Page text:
How to Hook a Roku Up to a Projector
If you’re not using a Roku smart TV, which not a lot of people are, you’re probably using a Roku stick. Since Roku players can handle processing high-resolution video, it makes sense that you might want to hook it up to a projector and turn movie night into something special.
The question is, can you do it? Well, yes you can, but only with certain Roku streaming sticks will you get a theatre-like experience.
Roku Stick Recommendations
So far only the Roku Express and Roku Streaming Stick+ are equipped with Wi-Fi direct for the remote. Which means, that these are the only two we recommend to pair with a projector. The reason is simple.
If you’re using a Roku stick that comes with an IR feature, then it wouldn’t be too comfortable switching channels, pausing, or searching for a new movie. Wi-Fi direct connectivity will allow you to place your projector far above and behind you and still be able to control it while facing the other way.
As a bonus, the Stick+ is the only 4K-capable Roku player so it’s really the only option you have if you want to get the best video quality projected on your wall.
Connecting Your Roku Player to the Projector
This is a fairly simple process. As long as you have a projector with an HDMI input, you’re good to go.
- Plug your Roku stick directly into the HDMI input of the projector.
- Alternatively, use a premium HDMI cable to connect the two devices together.
Roku and Projector Setup with AVR or Sound Bar
If you want to also enjoy some high-fidelity sound and make your experience more immersive, then you’ll have to add a sound system to the mix.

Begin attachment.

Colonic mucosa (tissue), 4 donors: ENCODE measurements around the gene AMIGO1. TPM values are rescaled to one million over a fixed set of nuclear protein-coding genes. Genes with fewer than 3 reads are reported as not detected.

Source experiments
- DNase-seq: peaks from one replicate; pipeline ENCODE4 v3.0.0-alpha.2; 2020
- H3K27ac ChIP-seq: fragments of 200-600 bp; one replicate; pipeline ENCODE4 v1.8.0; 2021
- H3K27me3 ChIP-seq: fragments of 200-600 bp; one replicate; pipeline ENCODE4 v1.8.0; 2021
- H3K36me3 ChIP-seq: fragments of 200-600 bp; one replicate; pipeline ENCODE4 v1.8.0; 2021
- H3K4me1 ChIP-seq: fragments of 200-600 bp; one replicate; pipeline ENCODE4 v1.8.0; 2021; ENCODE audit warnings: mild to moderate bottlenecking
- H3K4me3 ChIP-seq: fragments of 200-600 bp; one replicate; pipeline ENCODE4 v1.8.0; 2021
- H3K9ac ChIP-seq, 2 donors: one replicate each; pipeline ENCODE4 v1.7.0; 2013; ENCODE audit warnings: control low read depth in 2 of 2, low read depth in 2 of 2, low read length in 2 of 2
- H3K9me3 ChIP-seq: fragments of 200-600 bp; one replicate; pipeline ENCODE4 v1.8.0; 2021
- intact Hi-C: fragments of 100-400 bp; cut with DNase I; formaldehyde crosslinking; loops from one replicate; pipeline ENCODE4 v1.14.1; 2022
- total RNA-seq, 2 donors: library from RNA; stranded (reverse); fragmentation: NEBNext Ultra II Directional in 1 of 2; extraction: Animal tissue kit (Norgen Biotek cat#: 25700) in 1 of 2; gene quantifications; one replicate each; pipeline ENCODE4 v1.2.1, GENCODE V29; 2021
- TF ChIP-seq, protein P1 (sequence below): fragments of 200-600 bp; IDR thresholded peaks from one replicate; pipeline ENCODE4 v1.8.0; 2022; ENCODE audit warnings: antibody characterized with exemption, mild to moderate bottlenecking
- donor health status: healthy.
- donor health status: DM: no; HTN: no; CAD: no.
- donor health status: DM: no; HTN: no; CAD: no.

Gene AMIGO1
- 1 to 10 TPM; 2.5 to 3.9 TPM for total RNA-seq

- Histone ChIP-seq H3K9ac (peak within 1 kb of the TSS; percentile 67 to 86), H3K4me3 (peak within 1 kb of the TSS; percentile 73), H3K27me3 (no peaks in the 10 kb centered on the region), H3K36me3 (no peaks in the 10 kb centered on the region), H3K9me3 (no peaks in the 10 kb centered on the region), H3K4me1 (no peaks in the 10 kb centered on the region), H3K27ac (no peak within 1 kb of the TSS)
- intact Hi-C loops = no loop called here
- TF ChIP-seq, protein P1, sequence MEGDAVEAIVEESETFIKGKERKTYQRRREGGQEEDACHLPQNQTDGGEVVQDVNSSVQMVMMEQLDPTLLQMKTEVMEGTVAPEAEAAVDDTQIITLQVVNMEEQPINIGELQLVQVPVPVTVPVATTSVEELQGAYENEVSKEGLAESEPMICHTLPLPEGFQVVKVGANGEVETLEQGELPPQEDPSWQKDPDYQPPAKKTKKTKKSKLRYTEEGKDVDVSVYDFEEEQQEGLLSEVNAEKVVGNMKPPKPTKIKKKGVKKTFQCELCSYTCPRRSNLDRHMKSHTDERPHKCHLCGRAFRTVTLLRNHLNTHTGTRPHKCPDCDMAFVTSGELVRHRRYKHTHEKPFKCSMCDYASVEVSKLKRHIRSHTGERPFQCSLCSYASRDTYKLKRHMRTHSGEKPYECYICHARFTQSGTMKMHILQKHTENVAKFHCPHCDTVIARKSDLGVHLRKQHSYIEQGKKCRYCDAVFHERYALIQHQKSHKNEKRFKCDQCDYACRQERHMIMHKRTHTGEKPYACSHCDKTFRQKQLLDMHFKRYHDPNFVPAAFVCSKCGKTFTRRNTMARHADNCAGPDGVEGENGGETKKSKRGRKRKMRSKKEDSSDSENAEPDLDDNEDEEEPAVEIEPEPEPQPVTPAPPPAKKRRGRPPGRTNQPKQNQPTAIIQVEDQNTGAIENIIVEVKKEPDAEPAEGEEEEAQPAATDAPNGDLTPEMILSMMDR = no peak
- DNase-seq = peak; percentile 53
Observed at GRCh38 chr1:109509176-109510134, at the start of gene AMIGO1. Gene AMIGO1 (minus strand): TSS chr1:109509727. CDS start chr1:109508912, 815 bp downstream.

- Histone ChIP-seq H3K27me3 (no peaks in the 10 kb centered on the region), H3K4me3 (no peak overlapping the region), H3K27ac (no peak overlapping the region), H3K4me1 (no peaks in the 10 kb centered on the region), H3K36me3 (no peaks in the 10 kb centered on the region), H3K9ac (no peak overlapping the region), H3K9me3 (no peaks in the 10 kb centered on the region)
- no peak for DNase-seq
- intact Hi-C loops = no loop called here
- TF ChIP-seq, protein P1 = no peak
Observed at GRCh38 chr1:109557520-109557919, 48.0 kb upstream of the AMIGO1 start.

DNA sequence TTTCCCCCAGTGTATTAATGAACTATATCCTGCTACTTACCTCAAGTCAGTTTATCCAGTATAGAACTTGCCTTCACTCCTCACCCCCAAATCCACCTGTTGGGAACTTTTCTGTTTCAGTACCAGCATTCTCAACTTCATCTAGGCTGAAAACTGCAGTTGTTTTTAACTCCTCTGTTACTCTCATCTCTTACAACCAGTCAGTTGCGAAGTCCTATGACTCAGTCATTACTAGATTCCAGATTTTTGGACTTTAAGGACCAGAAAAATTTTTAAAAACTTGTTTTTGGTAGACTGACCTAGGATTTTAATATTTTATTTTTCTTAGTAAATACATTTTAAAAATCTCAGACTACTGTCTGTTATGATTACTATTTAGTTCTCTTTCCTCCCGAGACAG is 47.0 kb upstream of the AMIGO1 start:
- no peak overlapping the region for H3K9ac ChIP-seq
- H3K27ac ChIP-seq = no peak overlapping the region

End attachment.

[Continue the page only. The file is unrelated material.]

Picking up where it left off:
- Connect your Roku player to the AVR.
- Connect the projector to the AVR or sound bar via an HDMI cable.
If your projector only has one HDMI input, you can switch the order and run them like this: Roku > AVR > Projector. This will also require making some additional audio configurations.
How to Add Your Cable TV to This Setup Too
It’s worth mentioning that projectors don’t come with built-in TV tuners. Roku players also lack this feature. But while you may not be able to use your Roku player to stream your cable TV channels through the projector, it doesn’t mean that you can’t add them into the setup.
What you can do is use a cable tuner box. Your cable service provider should be able to give you one, for free or for a fee, depending on what perks you choose. Once you have that, this is what you should do:
- Connect your cable to the cable tuner box.
- Use an HDMI cable to connect the tuner box to the AVR.
- Connect the AVR to the projector.
Assuming that your AVR can support inputs from multiple sources, then you can have both the tuner box and Roku player connected and able to feed a signal through. After that, you can switch between the Roku player and your regular TV channels by using the projector’s remote and switching the source or switching from the AVR’s remote by switching the source.
The market is overwhelmed with so many projectors that it’s hard to say which one will suit you best. What you have to keep in mind is that as long as your projector has an HDMI input, then it should work with any Roku stick and AVR system.
But, there are no projector’s made specifically for Roku sticks or vice-versa. Most often than not, your choice of projector will be based on the size of your viewing room, the distance from the screen or wall, the acoustic properties of the room, the ease of installation, etc.
You Can Watch Your Favorite Shows Like a Boss with Roku
Don’t discount the little Roku players for high-end tasks such as projecting movies on a white wall. The player itself has little to do with the end result. More often than not, you’ll notice that the projector and the movie resolution itself have a lot more to do with how your experience will turn out.
Which Roku player did you test first to see how well it can handle theatre-like screening sessions? Also, let us know if you think it’s worth getting the 4K Roku stick, given the not so great 4K library on the Roku platform.